The rover’s path will be determined by new pictures taken by a Mars helicopter.

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Images from the Ingenuity chopper of an ancient rocky ridge where scientists hope to find indications of ancient, alien life will open the next chapter of Mars research.

As the tiny, 4-pound Ingenuity smashes records for interplanetary exploration, new photographs are expected. However, the aircraft is approaching the limitations of its design, according to Teddy Tzanetos, Ingenuity’s operations lead.

On Sunday, the plane travelled 254 yards, which is the length of a football field plus end zones. It hovered in four different locations to capture dual photos of outcrops around the so-called Raised Ridges feature in Jezero Crater, where the Perseverance rover is expected to drill rocks soon.

The trip broke multiple records for Ingenuity, including the duration of 2 minutes and 45 seconds, which was close to the maximum period NASA believes the aircraft can fly, which is 3 minutes.

“Every second that we fly we’re adding more heat into the motors, right?” Tzanetos said. “We are starting to reach the design limit of how long we can fly.”

Ingenuity has flown more than a mile in total on Mars, much farther than NASA ever expected. It has been functional and responsive for over 100 Martian days, besting the space agency’s plan for 31 Martian days of use.

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Ingenuity’s new photos will help scientists determine the rover’s path over the next few weeks, Tzanetos said.

“Once we’ve finished our downlink from this flight, and we’ve assessed our full vehicle health, then we can start discussing where our next flight might be,” Tzanetos said.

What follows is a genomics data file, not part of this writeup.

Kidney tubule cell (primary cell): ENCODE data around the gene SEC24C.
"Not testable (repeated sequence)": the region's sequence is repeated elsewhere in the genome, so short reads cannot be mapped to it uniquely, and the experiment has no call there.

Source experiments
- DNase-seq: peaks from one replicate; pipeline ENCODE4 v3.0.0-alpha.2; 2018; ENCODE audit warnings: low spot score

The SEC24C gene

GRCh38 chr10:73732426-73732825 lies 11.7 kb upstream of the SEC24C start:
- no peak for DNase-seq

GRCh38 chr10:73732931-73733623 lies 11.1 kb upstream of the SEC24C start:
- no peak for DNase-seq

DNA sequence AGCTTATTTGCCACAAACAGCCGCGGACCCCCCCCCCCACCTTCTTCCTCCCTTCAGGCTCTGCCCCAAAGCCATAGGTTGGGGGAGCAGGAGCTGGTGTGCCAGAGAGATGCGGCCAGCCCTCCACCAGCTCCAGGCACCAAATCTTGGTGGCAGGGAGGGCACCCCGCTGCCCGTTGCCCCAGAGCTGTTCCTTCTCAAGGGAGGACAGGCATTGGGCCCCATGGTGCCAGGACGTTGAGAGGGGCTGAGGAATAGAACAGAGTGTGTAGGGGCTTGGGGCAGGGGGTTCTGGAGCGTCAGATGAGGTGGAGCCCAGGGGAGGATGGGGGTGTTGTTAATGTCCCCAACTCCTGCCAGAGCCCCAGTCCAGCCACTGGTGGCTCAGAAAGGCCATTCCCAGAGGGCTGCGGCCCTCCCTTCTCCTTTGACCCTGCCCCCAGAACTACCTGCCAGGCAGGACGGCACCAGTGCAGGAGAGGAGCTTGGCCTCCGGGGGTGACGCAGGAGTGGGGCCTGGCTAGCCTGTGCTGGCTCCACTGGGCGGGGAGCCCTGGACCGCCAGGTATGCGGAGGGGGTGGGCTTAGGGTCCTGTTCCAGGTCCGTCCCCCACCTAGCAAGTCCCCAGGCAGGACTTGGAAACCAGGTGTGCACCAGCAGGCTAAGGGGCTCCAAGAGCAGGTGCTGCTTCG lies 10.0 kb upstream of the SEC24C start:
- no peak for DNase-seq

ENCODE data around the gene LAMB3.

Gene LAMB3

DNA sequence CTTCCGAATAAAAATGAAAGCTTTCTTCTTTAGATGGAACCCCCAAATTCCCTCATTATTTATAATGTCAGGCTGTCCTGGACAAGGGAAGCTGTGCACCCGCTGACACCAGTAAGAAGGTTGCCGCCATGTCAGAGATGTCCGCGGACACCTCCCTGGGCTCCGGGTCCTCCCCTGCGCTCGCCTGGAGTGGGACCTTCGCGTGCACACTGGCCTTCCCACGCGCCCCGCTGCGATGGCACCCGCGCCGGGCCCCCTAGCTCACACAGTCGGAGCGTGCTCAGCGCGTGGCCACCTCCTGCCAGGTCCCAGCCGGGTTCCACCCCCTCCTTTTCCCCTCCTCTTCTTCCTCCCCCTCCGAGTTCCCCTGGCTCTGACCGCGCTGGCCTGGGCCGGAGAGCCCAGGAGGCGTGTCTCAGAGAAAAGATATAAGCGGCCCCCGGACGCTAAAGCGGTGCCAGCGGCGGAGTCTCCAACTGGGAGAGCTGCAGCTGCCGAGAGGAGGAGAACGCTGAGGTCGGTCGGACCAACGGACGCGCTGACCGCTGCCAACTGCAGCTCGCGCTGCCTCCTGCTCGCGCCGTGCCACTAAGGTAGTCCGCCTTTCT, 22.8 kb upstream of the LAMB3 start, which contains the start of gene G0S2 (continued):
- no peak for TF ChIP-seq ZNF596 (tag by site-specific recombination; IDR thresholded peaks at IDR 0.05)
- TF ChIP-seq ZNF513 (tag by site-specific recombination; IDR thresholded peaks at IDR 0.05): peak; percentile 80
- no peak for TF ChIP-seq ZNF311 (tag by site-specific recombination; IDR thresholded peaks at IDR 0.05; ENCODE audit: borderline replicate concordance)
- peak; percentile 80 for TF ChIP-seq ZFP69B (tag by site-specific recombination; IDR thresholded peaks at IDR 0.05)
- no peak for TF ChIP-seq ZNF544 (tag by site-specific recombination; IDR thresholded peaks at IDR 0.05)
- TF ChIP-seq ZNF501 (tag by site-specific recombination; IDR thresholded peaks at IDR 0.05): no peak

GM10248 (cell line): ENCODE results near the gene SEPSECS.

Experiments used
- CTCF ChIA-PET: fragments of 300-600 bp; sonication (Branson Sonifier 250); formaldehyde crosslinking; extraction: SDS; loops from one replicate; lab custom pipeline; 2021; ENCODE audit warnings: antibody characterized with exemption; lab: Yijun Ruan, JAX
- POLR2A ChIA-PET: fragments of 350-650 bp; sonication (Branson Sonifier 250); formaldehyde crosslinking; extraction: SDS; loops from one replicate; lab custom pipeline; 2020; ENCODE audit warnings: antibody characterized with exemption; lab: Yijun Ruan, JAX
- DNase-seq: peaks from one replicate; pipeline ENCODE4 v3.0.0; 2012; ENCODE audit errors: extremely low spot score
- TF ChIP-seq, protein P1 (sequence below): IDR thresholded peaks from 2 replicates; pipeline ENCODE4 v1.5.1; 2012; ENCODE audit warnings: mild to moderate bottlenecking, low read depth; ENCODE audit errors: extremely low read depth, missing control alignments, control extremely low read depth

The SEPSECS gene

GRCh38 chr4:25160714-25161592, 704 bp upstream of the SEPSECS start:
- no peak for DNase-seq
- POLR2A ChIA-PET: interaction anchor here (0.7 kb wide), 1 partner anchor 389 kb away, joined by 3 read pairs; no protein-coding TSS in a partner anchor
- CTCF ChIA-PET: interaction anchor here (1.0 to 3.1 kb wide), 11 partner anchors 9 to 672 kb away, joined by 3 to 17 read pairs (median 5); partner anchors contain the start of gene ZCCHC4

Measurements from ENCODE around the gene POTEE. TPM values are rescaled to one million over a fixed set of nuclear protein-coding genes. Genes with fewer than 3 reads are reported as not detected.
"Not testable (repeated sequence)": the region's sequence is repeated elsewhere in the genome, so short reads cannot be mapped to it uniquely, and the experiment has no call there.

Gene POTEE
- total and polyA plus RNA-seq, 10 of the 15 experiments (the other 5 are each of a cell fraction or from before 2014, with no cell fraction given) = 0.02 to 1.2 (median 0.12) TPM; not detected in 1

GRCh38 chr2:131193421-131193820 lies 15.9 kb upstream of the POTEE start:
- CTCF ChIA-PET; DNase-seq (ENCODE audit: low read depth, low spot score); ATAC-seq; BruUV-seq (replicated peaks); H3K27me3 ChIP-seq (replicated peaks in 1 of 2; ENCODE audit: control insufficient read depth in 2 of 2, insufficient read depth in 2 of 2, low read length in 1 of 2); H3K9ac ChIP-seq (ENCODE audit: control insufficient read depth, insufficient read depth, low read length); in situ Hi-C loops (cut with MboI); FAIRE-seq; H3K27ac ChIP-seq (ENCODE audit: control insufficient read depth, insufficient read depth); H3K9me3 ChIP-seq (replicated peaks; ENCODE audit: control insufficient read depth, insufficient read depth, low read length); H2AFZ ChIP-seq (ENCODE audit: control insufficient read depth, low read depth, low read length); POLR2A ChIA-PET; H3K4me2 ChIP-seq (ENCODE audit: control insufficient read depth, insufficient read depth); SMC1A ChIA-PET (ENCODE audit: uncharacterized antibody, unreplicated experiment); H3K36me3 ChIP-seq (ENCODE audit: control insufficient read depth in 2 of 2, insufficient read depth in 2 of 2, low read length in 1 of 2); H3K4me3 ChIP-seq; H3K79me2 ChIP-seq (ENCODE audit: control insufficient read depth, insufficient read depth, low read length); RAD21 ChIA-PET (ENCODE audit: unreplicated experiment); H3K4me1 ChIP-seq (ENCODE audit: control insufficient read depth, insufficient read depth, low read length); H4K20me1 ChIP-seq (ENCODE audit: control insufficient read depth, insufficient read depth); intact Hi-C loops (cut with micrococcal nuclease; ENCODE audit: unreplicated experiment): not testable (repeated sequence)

The Mars 2020 mission, including the rover and helicopter, was launched from Florida on July 30 and landed on the Red Planet on Feb. 18. The helicopter made its historic first flight — the first powered, controlled flight on another planet — April 19.

After that, NASA decided the aircraft performed so well that its mission was extended to help scout for the rover, which is hunting for signs of ancient life.

At some point, NASA still expects that Ingenuity’s components will fail due to extreme temperature fluctuations on the planet, Tzanetos said. But no one knows how long that will take, he said.

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“Despite that risk, the vehicle is just as healthy if not more capable than when we took off initially from the rover because we’ve gone through two rounds of flight software updates, and those have enabled additional operational capabilities,” he said.

He said that the helicopter’s team is working closely with the rover science team to determine what happens next.

This image, taken by the Mars helicopter Ingenuity during its ninth flight, shows a rocky terrain in the Jezero Crater area on the Martian surface on July 5, 2021. Photo courtesy of NASA


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